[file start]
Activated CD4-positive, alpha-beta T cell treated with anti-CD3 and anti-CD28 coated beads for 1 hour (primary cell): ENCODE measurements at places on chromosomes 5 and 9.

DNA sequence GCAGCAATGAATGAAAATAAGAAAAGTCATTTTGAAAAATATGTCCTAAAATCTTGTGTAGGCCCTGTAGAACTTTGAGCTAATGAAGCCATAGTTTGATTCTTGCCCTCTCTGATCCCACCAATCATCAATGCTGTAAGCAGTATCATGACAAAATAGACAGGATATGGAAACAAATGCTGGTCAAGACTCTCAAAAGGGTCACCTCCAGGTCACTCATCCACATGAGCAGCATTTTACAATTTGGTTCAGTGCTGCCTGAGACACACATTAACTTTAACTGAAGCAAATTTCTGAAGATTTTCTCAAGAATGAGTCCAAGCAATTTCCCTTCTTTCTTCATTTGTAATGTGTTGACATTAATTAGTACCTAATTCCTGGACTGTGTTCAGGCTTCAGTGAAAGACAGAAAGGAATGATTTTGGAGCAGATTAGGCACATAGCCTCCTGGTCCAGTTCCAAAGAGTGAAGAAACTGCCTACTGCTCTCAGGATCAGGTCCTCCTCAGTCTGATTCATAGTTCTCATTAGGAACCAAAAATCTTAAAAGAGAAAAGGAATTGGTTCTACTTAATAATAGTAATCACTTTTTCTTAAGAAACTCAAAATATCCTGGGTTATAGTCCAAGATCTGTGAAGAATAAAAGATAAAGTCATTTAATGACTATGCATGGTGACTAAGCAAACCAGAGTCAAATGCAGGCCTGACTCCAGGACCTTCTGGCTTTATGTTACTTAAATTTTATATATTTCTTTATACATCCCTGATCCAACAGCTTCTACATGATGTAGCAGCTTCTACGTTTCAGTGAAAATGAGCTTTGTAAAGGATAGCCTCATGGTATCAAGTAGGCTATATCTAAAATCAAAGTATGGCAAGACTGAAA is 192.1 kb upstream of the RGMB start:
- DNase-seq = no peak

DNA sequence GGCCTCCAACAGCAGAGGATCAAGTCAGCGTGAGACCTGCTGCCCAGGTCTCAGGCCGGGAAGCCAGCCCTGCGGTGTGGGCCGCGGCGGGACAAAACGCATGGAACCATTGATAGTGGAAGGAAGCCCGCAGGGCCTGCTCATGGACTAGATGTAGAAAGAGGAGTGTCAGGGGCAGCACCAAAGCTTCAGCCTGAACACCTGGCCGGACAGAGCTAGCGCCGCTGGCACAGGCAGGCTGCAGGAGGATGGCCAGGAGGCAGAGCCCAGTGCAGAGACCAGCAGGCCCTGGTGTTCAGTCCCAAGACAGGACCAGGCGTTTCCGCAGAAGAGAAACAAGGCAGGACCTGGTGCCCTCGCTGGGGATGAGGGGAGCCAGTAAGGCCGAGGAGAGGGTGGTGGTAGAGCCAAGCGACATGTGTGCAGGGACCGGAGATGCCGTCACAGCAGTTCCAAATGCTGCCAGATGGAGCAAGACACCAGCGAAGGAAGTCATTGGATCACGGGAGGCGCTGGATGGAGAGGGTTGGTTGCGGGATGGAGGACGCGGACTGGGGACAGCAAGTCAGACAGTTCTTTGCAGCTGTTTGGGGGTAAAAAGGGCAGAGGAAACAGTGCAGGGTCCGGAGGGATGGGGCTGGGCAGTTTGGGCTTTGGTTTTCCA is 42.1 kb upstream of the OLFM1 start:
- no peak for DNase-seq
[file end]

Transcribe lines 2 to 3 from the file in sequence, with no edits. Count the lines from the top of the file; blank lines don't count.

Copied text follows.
DNA sequence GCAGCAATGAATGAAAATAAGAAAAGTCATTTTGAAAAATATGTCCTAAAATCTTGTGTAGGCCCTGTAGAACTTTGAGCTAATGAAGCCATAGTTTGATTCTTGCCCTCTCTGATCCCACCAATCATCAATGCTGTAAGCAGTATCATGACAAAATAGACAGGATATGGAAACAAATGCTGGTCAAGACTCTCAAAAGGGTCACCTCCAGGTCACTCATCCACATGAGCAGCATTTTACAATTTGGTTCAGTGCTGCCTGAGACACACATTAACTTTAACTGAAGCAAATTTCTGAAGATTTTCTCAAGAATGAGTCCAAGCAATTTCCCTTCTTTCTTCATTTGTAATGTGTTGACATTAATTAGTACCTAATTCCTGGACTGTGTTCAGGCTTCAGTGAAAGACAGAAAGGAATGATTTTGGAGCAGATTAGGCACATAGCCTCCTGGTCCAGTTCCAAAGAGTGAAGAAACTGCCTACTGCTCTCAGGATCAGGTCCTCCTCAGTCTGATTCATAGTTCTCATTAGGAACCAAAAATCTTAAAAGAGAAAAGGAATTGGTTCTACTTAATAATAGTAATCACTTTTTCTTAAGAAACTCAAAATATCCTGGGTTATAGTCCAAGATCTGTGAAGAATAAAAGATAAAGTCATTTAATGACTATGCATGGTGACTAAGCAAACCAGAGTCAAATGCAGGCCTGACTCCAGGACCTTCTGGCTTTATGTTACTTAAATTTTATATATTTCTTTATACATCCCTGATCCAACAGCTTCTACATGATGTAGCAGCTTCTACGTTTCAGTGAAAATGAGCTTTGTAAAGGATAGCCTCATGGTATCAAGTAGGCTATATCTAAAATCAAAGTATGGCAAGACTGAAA is 192.1 kb upstream of the RGMB start:
- DNase-seq = no peak